Surge Holdings eyes big growth from new home in Bartlett area

With aggressive growth plans, Surge Holdings Inc. has moved its company headquarters from Las Vegas to the Brother Boulevard corridor in Bartlett.

The company’s proprietary software platform connects independent retailers, manufacturers and consumers – and the company hopes to expand its reach with the move here.

Read the full article here:

What The Market Is Missing About Surge Holdings

Surge Holdings (SURG) is up 35% since I wrote about it two months ago. Is there more room to run? The short answer is yes, both short-term and long-term. I want to cover some exciting new developments that will increase shareholder value. As I examine Surge more closely, I still feel that the market largely missing the huge play here. What is the market missing?

Surge Holdings is currently establishing themselves as a national supply and distribution channel for corner markets. They are rolling out across the country as we speak and should be in 40,000 locations by the end of 2019. And that’s just the start. Once established, they will exercise vast influence and control over this national network of corner stores. That’s the big play.

What might investors be focusing on instead? Perhaps people are eagerly anticipating how the market will receive the various Surge-branded products and services. So am I. Will people embrace a free monthly cellular plan that is subsidized through ads? Will the unbanked get the point of the pre-paid debit card and use it like a checking account? It is exciting to contemplate because if the market even modestly embraces these products, the market cap of Surge could be at $3 billion dollars over the next few years. The potential is staggering.

See the full article here:

Full interview: Surge Holdings on track to be in 100,000 stores by 2021

Surge Holdings Inc (OTCQB: SURG) CEO Brian Cox tells Proactive the Tennessee-based company has launched its SurgePays Network Installations together with trade organization AATAC.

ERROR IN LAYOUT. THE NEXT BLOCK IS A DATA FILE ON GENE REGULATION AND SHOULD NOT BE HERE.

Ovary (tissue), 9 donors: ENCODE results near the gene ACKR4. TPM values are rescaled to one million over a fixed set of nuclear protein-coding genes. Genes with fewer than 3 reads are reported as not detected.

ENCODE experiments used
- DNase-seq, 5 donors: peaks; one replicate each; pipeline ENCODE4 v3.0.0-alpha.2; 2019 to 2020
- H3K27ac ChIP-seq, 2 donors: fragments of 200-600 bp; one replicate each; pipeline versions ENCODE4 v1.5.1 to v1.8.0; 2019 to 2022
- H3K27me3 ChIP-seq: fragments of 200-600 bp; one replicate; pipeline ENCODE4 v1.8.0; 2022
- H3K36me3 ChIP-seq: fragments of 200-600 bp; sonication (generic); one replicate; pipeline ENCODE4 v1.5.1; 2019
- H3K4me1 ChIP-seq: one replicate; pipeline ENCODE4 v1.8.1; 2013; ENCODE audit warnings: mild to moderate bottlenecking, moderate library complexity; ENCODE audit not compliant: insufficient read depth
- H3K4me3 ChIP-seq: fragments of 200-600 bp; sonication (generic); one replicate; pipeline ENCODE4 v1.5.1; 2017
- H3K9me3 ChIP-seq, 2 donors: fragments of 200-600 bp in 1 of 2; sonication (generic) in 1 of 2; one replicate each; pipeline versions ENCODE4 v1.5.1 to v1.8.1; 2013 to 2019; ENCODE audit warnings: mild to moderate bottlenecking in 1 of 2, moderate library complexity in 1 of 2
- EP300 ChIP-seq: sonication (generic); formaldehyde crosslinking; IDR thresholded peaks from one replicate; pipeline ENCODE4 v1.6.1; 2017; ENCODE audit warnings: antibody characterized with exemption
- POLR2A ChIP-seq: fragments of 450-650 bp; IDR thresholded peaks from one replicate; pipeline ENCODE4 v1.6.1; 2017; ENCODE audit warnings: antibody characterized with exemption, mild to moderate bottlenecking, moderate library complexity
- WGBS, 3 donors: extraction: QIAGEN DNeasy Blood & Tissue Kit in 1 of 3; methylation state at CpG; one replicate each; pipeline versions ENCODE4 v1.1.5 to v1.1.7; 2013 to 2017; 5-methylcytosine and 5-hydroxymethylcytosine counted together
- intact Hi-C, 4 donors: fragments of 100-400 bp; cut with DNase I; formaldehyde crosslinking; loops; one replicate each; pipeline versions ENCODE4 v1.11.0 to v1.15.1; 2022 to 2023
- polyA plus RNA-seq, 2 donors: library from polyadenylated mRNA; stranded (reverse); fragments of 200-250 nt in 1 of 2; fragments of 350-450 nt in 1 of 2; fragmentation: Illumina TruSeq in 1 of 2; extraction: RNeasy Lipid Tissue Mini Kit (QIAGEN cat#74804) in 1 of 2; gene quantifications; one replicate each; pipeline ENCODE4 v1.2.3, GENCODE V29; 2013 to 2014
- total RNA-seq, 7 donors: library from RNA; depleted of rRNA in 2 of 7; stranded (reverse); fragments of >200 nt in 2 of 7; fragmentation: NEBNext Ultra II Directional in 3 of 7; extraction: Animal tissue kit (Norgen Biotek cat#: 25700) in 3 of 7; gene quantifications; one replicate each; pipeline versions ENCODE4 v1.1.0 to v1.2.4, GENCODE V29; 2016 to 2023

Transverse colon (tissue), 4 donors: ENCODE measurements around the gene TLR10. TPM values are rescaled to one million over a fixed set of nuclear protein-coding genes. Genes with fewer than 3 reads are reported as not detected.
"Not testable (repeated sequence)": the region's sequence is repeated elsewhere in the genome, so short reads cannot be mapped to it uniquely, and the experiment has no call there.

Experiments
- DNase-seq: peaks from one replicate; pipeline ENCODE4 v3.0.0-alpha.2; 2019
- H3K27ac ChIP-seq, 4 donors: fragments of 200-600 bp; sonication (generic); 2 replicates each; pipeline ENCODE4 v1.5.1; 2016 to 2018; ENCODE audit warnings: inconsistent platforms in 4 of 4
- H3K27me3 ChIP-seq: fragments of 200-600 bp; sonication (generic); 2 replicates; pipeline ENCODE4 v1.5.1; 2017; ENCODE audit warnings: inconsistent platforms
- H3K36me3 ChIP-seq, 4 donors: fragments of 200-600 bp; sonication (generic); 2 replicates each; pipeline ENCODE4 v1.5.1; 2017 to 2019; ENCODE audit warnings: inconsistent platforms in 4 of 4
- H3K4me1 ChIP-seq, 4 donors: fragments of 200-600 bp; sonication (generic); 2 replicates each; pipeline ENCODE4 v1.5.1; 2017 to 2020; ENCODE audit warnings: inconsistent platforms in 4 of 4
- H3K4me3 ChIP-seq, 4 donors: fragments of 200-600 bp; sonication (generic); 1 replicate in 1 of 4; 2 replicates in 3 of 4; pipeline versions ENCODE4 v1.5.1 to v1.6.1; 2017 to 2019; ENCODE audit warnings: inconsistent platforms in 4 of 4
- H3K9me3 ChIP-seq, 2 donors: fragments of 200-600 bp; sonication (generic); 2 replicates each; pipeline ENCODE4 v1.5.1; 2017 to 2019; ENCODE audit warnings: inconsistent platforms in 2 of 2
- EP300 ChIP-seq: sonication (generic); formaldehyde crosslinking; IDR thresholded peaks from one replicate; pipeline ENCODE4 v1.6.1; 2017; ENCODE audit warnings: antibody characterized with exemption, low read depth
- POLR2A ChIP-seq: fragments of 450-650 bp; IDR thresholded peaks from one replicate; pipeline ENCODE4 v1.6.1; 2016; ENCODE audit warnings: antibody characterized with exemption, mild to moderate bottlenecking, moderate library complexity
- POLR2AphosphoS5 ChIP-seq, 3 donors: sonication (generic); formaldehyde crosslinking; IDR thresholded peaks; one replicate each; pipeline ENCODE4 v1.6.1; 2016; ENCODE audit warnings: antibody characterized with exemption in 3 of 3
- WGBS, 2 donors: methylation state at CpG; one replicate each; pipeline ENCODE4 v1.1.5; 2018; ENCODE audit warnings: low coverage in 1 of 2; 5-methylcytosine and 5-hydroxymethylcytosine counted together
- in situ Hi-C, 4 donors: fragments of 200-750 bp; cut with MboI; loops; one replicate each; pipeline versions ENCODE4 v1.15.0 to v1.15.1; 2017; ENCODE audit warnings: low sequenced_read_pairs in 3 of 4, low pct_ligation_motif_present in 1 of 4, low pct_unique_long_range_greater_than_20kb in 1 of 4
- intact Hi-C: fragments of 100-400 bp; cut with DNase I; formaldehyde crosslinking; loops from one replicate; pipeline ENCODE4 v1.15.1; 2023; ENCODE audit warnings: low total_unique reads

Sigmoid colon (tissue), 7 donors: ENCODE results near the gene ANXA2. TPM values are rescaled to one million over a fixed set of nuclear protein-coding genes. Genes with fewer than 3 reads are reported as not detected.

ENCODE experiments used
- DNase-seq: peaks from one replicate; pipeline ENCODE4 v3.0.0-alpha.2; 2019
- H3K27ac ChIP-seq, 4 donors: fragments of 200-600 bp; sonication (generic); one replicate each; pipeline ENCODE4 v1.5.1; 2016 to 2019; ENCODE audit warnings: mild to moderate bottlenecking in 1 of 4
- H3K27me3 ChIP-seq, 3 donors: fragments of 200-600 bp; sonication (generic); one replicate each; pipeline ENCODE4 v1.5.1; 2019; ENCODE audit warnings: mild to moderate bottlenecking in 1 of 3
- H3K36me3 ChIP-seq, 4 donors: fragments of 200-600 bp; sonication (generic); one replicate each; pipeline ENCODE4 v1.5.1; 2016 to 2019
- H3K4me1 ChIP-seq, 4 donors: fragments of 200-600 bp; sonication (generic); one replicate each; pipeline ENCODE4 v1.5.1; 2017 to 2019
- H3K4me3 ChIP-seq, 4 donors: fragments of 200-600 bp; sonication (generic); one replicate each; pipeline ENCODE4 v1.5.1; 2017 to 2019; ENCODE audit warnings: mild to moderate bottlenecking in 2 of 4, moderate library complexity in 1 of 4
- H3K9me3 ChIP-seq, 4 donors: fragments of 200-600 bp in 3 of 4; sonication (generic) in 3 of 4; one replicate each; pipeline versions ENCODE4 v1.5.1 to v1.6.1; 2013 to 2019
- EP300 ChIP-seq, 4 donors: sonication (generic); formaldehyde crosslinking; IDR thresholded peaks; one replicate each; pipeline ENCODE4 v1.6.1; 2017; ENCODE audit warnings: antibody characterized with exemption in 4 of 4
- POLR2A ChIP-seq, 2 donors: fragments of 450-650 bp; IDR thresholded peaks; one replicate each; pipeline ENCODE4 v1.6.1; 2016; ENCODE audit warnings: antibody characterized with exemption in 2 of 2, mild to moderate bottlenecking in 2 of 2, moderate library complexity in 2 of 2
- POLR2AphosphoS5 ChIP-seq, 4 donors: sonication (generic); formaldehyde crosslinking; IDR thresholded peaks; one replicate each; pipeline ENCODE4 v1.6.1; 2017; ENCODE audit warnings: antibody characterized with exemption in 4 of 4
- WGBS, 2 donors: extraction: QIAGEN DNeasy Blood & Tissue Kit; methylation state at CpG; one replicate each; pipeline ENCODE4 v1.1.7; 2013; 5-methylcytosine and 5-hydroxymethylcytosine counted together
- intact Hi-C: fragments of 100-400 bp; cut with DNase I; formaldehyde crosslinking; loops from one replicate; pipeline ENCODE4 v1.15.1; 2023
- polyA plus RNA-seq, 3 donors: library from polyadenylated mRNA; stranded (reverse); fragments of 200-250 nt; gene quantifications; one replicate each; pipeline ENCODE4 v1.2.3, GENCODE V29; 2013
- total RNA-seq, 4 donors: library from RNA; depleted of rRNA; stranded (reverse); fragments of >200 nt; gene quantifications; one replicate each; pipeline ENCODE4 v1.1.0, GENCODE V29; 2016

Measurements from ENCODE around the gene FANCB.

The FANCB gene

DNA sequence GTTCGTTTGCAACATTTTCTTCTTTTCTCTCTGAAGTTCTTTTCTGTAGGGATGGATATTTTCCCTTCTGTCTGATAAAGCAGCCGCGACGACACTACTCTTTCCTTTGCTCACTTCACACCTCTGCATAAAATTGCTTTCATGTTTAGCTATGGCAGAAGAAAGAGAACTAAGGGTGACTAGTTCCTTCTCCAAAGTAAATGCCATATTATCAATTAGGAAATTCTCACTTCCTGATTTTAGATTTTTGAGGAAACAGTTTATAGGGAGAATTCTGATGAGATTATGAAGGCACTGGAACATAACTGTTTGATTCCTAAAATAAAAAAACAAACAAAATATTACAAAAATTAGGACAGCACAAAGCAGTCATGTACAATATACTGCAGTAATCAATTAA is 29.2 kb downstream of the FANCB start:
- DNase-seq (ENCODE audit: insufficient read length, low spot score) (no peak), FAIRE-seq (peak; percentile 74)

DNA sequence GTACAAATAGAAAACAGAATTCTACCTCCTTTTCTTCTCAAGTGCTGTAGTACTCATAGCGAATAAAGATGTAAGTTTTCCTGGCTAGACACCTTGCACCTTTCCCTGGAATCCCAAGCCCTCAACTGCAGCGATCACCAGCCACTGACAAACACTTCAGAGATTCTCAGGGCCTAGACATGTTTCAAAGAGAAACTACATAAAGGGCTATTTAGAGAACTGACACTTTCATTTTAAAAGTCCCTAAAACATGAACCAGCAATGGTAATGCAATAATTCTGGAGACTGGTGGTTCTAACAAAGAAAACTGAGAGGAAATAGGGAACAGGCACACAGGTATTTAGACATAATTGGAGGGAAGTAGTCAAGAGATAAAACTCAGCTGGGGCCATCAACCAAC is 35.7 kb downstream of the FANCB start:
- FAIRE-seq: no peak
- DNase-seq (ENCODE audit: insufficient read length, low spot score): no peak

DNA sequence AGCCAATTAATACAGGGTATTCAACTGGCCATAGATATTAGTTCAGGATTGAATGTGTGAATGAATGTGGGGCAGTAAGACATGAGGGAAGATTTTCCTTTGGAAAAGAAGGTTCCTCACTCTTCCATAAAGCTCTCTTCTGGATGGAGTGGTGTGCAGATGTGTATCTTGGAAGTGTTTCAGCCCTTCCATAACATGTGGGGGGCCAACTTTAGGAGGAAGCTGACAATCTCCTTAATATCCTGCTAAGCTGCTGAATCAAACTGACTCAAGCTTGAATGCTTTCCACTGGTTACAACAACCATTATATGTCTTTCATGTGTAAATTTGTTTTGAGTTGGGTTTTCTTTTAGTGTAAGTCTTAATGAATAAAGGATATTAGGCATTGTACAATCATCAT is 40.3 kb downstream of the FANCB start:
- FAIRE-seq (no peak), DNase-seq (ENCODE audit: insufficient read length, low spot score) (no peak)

Cox says the fintech software company that specializes in providing financial services and telecommunications is in the execution phase of deploying its SurgePay software interface at convenience stores across the US, and is on track to be in 100,000 stores by 2021.

Watch the full video here:

How Series A, B, and C Funding Works

Curious how different types of funding work? This informative article by Investopedia will help:

A startup with a brilliant business idea is aiming to get its operations up and running. From humble beginnings, the company proves the worthiness of its model and products, steadily growing thanks to the generosity of friends, family, and the founders' own financial resources. Over time, its customer base begins to grow, and the business begins to expand its operations and its aims. Before long, the company has risen through the ranks of its competitors to become highly valued, opening the possibilities for future expansion to include new offices, employees, and even an IPO.

If the early stages of the hypothetical business detailed above seem too good to be true, it's because they generally are. While there are a very small number of fortunate companies that grow according to the model described above (and with little or no "outside" help), the large majority of successful startups have engaged in many efforts to raise capital through rounds of external funding. These funding rounds provide outside investors the opportunity to invest cash in a growing company in exchange for equity, or partial ownership of that company. When you hear discussion of Series A, Series B, and Series C funding rounds, these terms are referring to this process of growing a business through outside investment.

Read more:Series A, B, C funding: How it works | Investopedia
Follow us:Investopedia on Facebook